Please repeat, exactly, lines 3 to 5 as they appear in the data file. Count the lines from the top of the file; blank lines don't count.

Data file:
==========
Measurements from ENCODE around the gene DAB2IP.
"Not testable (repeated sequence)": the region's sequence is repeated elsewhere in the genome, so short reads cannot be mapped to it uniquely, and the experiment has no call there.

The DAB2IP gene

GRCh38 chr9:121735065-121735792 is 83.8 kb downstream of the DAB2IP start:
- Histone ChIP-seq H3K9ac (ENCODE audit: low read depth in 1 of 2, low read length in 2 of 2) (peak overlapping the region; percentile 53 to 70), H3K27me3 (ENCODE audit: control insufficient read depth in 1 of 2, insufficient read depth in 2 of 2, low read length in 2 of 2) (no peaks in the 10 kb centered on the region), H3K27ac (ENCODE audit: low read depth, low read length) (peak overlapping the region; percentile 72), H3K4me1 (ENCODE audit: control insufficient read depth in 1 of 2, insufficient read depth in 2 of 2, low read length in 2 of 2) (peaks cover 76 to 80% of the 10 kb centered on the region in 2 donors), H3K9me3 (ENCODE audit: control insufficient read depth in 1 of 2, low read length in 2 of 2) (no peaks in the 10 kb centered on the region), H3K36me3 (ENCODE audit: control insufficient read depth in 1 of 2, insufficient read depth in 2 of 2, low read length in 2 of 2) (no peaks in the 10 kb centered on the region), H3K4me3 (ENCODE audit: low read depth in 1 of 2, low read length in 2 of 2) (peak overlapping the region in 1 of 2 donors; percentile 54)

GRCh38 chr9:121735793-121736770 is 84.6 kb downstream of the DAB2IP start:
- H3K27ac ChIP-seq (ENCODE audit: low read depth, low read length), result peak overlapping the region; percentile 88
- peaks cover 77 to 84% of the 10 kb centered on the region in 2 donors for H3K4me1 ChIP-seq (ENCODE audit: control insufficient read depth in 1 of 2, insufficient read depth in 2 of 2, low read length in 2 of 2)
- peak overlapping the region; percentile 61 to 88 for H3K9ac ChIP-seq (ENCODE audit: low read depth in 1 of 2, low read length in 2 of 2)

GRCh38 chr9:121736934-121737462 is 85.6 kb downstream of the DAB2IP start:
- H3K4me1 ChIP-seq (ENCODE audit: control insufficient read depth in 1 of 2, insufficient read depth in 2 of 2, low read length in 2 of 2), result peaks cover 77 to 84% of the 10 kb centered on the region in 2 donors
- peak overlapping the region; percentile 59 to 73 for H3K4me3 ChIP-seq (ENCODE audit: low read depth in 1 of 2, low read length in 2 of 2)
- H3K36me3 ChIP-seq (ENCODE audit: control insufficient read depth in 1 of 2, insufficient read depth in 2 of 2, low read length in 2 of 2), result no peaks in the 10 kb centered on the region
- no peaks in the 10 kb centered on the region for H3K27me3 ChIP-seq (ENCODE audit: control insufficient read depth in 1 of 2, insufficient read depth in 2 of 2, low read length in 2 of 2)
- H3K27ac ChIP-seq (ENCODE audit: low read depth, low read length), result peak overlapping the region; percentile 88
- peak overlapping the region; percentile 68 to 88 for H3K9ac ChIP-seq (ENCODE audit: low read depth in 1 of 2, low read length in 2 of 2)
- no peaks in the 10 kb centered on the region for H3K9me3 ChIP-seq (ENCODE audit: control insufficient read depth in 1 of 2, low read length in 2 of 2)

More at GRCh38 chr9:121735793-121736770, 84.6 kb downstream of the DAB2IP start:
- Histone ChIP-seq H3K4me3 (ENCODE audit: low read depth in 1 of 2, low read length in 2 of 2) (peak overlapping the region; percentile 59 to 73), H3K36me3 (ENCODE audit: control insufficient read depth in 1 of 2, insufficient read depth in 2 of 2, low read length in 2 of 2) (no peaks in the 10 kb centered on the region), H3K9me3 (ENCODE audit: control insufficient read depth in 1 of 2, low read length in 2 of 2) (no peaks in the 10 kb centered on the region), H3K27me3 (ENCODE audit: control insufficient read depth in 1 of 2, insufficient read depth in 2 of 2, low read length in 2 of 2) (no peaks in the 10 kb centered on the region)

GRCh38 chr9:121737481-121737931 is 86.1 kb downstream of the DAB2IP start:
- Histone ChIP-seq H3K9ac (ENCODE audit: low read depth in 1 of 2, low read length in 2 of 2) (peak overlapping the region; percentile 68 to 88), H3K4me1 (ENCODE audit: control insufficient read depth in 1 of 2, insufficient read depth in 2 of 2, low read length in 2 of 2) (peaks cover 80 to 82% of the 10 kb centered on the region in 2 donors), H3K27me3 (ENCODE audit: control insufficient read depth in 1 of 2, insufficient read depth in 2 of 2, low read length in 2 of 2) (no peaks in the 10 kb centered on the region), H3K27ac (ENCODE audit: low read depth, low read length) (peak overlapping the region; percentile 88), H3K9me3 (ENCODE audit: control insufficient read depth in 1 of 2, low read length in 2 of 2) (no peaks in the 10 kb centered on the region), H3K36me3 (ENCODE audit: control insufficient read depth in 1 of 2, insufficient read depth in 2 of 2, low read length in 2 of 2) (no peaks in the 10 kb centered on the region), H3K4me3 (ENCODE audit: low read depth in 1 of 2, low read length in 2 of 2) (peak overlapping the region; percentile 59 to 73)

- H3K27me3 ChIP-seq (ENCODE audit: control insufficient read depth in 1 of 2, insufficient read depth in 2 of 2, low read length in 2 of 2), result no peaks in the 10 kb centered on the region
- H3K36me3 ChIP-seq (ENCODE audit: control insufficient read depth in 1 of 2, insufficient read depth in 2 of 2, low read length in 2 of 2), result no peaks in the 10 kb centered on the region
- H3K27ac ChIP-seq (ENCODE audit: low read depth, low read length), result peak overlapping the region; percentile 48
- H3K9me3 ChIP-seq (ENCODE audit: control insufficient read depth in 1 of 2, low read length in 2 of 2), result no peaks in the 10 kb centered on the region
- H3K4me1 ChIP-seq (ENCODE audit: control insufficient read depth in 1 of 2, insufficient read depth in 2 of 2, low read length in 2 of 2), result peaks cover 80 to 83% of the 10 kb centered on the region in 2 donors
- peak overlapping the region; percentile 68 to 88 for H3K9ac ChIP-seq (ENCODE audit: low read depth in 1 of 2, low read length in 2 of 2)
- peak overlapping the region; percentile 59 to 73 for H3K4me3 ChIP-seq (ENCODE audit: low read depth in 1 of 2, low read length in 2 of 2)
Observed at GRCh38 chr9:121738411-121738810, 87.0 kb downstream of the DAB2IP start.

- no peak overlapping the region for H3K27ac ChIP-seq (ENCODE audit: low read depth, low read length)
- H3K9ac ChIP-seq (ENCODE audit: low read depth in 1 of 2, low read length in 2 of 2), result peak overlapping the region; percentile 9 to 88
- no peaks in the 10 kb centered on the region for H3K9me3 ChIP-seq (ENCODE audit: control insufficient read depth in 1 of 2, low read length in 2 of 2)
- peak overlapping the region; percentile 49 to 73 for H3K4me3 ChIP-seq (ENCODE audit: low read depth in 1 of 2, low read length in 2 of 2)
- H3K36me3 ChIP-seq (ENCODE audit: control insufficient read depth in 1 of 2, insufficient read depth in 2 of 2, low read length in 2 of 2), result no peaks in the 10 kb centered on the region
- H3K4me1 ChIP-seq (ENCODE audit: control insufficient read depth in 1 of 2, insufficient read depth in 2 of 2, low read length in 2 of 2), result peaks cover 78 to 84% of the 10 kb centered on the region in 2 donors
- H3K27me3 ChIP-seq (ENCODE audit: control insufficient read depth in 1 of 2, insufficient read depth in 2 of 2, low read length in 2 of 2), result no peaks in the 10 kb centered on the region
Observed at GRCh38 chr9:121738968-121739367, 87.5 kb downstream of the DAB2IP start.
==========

The DAB2IP gene

GRCh38 chr9:121735065-121735792 is 83.8 kb downstream of the DAB2IP start:
- Histone ChIP-seq H3K9ac (ENCODE audit: low read depth in 1 of 2, low read length in 2 of 2) (peak overlapping the region; percentile 53 to 70), H3K27me3 (ENCODE audit: control insufficient read depth in 1 of 2, insufficient read depth in 2 of 2, low read length in 2 of 2) (no peaks in the 10 kb centered on the region), H3K27ac (ENCODE audit: low read depth, low read length) (peak overlapping the region; percentile 72), H3K4me1 (ENCODE audit: control insufficient read depth in 1 of 2, insufficient read depth in 2 of 2, low read length in 2 of 2) (peaks cover 76 to 80% of the 10 kb centered on the region in 2 donors), H3K9me3 (ENCODE audit: control insufficient read depth in 1 of 2, low read length in 2 of 2) (no peaks in the 10 kb centered on the region), H3K36me3 (ENCODE audit: control insufficient read depth in 1 of 2, insufficient read depth in 2 of 2, low read length in 2 of 2) (no peaks in the 10 kb centered on the region), H3K4me3 (ENCODE audit: low read depth in 1 of 2, low read length in 2 of 2) (peak overlapping the region in 1 of 2 donors; percentile 54)